Russian President Vladimir Putin used to seem invincible. Today, he and his regime look enervated, confused, and desperate. Increasingly, both Russian and Western commentators suggest that Russia may be on the verge of deep instability, possibly even collapse, argues Rutgers analyst Alexander J. Motyl.
The problem for Putin—and for Russia—is that the political–economic system is resistant to change. Such a dysfunctional economy is sustainable only if it is controlled by a self-serving bureaucratic caste that places its own interests above those of the country, he writes for Foreign Affairs:
In turn, a deeply corrupt authoritarian system needs to have a dictator at its core, one who coordinates and balances elite interests and appetites. Putin’s innovation is to have transformed himself into a cult-like figure whose legitimacy depends on his seemingly boundless youth and vigor. Such leaders, though, eventually become victims of their own personality cult and, like Stalin, Hitler, Mao, and Mussolini, do not leave office voluntarily. Russia is thus trapped between the Scylla of systemic decay and the Charybdis of systemic stasis. Under such conditions, Putin will draw increasingly on Russian chauvinism, imperialism, and ethnocentrism for legitimacy.
But the Russian people seem impotent to demand and initiate changes, because the vast majority of potential Russian liberal leaders at the state and local level are either complicit in corruption, marginalized and afraid of cruel repression, already imprisoned or severely harassed, or have already left the country, argues analyst Kalev Stoicescu.
All decisions made and actions taken by President Putin and his inner circle in the short term (from 2016 to 2018) in the domestic and international arena will be aimed at the successful survival of the regime, he writes in Russia – Future Prospects for the Russian Federation under President Vladimir Putin, an analysis for Estonia’s International Centre for Defence and Security:
There will certainly be no perestroika-like process on the agenda in order to save Russia from economic, political and social doom, or to rebuild its relations with key Western neighbours and partners in a nonconfrontational and civilised manner.
Such a process is unthinkable from the top, since President Putin and his cronies would rather resentfully agree to being shot than accept that their ideology and policy, in virtually all aspects, has been harmful to Russia and wrong all the way along. …. In present circumstances, it is equally improbable or even impossible that a new perestroika can be initiated and sustained from the grass roots, since the liberal political opposition has been effectively marginalised, if not eradicated. Contemporary Russian dissidents are even fewer in number and in greater difficulty than those at the end of the Soviet era. In addition, there are no charismatic Russian leaders with sufficient popularity and power base to replace President Putin and change (or at least try to change) Russia for the better, in the Western sense of the word.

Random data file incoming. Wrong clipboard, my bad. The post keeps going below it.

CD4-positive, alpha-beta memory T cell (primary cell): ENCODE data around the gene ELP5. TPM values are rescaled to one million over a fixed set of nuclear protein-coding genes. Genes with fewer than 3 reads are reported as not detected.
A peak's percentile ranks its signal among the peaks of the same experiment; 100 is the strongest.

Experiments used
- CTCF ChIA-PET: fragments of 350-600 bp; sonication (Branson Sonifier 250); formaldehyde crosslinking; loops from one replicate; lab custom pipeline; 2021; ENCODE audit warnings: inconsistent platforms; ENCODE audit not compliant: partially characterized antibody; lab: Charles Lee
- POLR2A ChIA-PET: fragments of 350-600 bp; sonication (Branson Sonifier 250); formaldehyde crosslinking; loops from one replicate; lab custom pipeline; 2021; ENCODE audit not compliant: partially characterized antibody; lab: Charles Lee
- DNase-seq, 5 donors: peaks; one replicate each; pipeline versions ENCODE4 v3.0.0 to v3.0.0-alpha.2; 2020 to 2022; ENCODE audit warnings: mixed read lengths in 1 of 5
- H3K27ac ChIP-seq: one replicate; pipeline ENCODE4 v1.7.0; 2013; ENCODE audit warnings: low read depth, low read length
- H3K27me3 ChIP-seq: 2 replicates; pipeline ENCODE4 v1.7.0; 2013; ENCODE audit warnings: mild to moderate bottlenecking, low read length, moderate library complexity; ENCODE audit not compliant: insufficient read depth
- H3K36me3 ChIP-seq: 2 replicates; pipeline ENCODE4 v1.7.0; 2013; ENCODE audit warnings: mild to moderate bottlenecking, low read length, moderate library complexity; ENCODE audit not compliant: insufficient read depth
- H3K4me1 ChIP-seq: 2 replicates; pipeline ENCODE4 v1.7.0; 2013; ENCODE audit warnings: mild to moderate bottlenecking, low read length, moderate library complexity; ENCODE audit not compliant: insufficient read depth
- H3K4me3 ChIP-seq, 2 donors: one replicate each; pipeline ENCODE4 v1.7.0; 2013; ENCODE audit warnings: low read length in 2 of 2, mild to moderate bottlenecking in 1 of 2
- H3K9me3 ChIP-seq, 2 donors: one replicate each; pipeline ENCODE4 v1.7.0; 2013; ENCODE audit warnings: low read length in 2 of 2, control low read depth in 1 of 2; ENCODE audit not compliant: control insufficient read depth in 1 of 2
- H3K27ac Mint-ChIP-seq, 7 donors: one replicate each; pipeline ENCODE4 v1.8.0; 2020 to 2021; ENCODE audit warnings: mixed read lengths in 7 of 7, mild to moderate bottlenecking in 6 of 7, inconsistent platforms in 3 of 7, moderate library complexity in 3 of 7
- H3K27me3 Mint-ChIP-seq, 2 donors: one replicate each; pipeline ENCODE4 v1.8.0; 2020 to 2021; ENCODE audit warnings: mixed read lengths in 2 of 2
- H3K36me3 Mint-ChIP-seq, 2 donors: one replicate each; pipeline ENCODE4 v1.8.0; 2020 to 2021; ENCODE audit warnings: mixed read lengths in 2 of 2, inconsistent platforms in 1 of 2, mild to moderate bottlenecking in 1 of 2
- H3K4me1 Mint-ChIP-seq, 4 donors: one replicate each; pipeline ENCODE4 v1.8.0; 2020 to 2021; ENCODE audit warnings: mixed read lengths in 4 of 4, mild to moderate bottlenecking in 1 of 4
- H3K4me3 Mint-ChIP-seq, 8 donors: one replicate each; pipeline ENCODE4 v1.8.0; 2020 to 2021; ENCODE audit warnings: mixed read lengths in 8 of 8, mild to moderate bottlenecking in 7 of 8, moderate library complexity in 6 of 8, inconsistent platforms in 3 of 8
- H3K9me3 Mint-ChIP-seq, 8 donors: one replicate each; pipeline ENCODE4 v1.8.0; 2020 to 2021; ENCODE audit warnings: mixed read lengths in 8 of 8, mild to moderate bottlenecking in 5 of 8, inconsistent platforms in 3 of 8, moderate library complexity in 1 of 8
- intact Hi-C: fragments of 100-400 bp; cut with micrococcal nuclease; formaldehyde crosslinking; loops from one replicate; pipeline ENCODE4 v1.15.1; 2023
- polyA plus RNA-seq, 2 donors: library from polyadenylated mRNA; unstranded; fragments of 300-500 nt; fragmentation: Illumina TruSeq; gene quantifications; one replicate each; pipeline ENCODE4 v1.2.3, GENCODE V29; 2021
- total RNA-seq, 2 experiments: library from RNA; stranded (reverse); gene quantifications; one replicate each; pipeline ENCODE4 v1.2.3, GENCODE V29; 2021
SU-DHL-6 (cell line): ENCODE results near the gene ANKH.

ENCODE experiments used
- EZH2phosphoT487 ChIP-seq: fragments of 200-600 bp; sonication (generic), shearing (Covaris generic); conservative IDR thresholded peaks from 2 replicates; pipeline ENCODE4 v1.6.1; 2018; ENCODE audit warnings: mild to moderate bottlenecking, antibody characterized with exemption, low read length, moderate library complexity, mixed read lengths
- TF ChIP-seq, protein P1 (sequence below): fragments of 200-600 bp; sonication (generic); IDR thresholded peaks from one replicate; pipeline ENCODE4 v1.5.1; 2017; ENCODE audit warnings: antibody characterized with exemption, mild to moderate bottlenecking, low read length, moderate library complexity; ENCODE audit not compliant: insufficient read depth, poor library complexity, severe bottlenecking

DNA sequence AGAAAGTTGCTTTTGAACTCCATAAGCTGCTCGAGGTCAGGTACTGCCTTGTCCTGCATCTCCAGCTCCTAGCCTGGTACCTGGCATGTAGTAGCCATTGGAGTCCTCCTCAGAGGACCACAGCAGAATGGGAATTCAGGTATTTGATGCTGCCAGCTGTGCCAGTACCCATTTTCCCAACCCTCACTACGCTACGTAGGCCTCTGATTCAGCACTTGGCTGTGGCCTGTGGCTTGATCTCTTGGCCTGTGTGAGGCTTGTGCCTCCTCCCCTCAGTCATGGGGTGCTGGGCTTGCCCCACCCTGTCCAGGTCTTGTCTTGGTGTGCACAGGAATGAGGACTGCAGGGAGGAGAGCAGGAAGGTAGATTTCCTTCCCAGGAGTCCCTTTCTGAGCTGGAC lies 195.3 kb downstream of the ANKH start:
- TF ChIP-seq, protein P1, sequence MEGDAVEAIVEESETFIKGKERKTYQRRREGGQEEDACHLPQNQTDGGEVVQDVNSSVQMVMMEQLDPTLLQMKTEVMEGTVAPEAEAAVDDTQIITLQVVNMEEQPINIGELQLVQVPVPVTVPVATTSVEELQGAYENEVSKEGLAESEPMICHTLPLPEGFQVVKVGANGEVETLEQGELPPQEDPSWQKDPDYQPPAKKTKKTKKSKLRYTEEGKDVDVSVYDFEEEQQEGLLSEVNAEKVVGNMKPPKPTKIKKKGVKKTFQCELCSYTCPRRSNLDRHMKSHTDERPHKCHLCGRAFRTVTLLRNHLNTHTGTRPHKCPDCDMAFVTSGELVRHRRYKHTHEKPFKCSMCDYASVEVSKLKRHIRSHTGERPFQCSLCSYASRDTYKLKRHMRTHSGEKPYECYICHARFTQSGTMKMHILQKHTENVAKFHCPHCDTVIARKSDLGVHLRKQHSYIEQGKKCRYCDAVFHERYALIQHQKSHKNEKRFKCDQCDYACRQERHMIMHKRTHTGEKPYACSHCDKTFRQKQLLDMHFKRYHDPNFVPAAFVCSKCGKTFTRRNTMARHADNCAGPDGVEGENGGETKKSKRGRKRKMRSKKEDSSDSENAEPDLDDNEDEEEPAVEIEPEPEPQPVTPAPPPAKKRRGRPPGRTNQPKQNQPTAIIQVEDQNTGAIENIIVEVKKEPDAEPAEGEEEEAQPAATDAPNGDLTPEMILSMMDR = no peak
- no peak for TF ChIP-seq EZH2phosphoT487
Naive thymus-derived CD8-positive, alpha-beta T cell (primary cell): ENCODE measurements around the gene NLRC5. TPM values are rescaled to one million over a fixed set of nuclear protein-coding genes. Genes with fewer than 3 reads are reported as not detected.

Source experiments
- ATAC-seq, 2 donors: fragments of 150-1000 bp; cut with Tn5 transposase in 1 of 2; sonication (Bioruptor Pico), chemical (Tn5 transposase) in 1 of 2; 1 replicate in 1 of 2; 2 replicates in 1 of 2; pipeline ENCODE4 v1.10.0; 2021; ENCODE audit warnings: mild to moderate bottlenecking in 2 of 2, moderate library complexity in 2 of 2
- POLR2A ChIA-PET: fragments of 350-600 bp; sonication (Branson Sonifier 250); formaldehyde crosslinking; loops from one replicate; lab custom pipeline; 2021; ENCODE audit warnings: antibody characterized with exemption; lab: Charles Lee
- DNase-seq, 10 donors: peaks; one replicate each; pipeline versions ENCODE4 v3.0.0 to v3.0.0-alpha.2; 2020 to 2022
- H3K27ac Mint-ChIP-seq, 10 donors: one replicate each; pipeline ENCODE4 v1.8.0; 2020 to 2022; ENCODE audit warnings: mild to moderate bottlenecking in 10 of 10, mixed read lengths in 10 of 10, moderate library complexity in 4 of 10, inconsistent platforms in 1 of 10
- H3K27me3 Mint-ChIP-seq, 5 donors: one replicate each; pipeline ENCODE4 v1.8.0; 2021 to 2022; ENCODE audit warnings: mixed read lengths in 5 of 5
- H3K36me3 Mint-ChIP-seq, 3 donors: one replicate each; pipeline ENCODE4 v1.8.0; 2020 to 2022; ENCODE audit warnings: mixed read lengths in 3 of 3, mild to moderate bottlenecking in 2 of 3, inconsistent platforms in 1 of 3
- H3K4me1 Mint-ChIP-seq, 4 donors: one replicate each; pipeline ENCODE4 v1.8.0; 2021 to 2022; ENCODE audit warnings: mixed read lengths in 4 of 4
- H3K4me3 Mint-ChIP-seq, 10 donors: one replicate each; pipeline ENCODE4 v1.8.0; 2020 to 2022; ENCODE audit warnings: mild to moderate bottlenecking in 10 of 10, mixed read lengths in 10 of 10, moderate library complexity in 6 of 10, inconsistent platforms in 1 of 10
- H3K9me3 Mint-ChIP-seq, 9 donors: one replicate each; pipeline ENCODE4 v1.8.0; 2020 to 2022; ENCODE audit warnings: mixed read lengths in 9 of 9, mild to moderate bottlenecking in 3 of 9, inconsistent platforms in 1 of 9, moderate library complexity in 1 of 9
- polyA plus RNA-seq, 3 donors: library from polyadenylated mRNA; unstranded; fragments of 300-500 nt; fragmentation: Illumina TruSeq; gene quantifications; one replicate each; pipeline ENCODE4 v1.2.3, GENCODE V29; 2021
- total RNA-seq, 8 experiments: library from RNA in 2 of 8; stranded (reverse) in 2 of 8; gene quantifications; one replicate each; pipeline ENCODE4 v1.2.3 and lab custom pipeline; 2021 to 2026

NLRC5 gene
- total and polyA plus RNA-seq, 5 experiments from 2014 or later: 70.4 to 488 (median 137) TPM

At the same time, Leonid Gozman [left], democratic activist and a fellow of the National Endowment for Democracy, argues that the feeling of being humiliated, not economic woes, might lead people to the streets.
“People won’t put up with humiliation,” he said, pointing to “a moral aspect” of the risks that might trigger unrest and citing the example of the large-scale protests in 2011-12 – protests that were spurred by the fact that people felt offended by alleged fraud during the 2011 parliamentary elections.
Most importantly, the vast majority of Russia’s population has lost confidence or hope (if many of them ever had it) in liberal democratic values and freedoms, and has become more clearly chauvinist and anti-Western-minded, Stoicescu adds:
The prevailing Russian credo seems to be that well-being and worldwide authority is not only possible, but also necessary by antagonising the West and despising its liberal freedoms, and by bullying both Russia’s neighbours and its own dissidents. Hence, there is almost no hope that a spontaneous politically driven process could emerge in Russia to change the political direction so that the Russian people can enjoy real democratic freedoms, state power can effectively fight corruption at all levels instead of continuing to rely on it for the personal benefit of the elite, and, finally, Russia can re-establish friendly relations with all its neighbours (including Ukraine) and the West, rather than continuously threatening other states and making new enemies.
Since there is no potential internal political driver for change and the West can effectively no longer do anything to influence Russia’s internal everyday politics and political processes, the only serious challenges to the Putinist regime remain Russia’s poor economic performance and prospects, coupled with potential foreign-policy failures.
“The Putinist regime may face serious internal trouble only if Russia’s economy collapses, ruining the businesses of its key supporters (oligarchs) and the lives of practically all common Russian citizens,” Stoicescu concludes. “The question is to what extent and how long the Russian people will endure increasing hardship, and what might be the trigger for popular unrest.” RTWT